Jacksons deserve no tears
Former U.S. Rep. Jesse Jackson Jr. and his wife can cry for themselves because we aren’t going to shed any tears over a couple of crooks.
Jackson, D-Ill., tearfully pleaded guilty last week to conspiracy to commit wire fraud, mail fraud and making false statements after he used $750,000 in campaign funds over seven years to live the high life.
His wife, Sandra, pleaded guilty a few hours later to filing false tax returns for failing to report $600,000 in income that she and her husband earned between 2005 and 2011, The Associated Press reports.
It’s not only the amounts of the fraud that’s galling in this case but also the wastefulness in how the money was spent.
Among the items Jackson, 47, purchased with campaign funds were a $43,350 gold-plated Rolex watch, fur capes and parkas worth $5,150, personal expenses at bars, restaurants and lounges totaling $60,857, multiple flat-screen televisions and Blu-Ray DVD players for their home; $9,588 in children’s furniture; plus much, much more.
The couple used campaign credit cards as their personal magical pot of money.
This wasn’t a case of buying necessities; it’s a matter of knowingly stealing money from your campaign donors to finance a lifestyle the Jacksons couldn’t afford because they apparently felt entitled to whatever they wanted.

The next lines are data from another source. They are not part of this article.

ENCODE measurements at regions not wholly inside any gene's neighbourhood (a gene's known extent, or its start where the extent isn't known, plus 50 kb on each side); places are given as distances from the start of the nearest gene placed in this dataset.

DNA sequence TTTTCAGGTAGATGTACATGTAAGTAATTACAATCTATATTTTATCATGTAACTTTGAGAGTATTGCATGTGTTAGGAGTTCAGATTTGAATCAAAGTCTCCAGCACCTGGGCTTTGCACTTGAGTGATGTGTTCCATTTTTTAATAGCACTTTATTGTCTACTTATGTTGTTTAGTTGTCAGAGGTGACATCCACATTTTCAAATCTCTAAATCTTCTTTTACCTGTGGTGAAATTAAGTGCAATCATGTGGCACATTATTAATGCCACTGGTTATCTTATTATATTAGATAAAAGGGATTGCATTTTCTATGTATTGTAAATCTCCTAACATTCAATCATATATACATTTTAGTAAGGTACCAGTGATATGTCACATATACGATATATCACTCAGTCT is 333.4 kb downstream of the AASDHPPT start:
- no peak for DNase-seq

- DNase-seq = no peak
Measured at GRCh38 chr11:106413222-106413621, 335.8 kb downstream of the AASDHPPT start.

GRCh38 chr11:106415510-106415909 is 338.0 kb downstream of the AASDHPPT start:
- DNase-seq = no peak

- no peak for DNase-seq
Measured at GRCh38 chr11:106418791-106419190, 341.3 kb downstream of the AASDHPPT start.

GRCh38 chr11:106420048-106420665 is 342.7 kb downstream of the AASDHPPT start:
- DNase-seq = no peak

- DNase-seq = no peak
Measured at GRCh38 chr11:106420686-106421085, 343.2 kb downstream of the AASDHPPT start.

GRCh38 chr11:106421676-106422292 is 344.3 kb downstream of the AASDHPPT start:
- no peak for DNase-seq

They weren’t, and they should pay severely for it.
And it’s not a case of an honest mistake. The Jacksons knew what they were doing was wrong but did it anyway.
This is evident by another of Jackson’s illegal purchases with campaign funds: a pair of mounted elk heads for his congressional office.
Yet when the FBI was closing in and knowing the heads were improperly purchased, Jackson had a staffer try to sell the heads with the money to go into Jackson’s personal account, per Sandra’s instructions.
The buyer turned out to be an undercover FBI employee, so the scheme fell apart.
One of Jackson’s lawyers told reporters that he believes Jackson will get another chance, saying “a man that devoted to public service, a man who’s done so much for so many, has another day.”
We see it another way.
Rather than being devoted to public service, Jackson’s record is one serving himself by stealing campaign dollars to lavish extravagance upon his family with no regard for the public or the law.
He and his wife deserve every day of jail time they get. Being a politician or a politician’s wife isn’t an excuse for being a crook.